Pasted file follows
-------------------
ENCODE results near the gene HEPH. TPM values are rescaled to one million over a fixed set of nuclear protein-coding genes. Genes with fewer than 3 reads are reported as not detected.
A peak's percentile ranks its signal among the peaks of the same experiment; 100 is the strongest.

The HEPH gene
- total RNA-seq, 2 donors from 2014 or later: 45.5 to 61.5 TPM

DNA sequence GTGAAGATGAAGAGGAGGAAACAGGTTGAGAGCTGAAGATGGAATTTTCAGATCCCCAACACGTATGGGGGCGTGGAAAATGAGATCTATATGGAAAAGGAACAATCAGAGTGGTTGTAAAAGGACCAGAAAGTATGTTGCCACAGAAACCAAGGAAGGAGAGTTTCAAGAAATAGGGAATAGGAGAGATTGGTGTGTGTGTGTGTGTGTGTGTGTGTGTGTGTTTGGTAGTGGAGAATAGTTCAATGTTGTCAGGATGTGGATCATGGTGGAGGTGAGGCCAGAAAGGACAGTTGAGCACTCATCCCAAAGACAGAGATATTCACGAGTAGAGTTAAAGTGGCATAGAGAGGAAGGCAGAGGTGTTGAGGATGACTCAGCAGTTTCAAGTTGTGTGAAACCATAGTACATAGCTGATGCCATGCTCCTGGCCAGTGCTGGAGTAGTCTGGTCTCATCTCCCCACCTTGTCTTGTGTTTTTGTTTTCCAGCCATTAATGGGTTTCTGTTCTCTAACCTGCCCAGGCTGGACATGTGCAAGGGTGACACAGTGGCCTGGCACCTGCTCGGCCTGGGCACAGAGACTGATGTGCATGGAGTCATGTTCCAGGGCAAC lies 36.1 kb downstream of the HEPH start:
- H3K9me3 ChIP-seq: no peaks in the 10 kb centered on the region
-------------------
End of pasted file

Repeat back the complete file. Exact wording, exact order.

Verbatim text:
ENCODE results near the gene HEPH. TPM values are rescaled to one million over a fixed set of nuclear protein-coding genes. Genes with fewer than 3 reads are reported as not detected.
A peak's percentile ranks its signal among the peaks of the same experiment; 100 is the strongest.

The HEPH gene
- total RNA-seq, 2 donors from 2014 or later: 45.5 to 61.5 TPM

DNA sequence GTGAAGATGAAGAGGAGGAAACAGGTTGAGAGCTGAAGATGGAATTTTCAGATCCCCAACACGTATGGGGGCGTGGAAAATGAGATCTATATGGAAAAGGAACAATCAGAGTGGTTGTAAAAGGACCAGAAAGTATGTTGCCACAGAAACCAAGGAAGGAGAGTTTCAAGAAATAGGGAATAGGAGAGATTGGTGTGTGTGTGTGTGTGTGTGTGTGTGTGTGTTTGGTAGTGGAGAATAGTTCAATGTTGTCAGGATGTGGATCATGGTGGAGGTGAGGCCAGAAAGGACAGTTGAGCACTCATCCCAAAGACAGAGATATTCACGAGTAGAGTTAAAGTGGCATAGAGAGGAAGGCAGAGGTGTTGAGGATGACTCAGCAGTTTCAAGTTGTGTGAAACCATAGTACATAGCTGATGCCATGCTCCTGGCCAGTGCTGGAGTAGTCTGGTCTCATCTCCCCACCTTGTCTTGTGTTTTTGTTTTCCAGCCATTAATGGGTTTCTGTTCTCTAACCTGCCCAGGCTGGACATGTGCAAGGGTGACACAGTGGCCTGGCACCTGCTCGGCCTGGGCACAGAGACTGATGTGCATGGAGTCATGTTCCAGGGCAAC lies 36.1 kb downstream of the HEPH start:
- H3K9me3 ChIP-seq: no peaks in the 10 kb centered on the region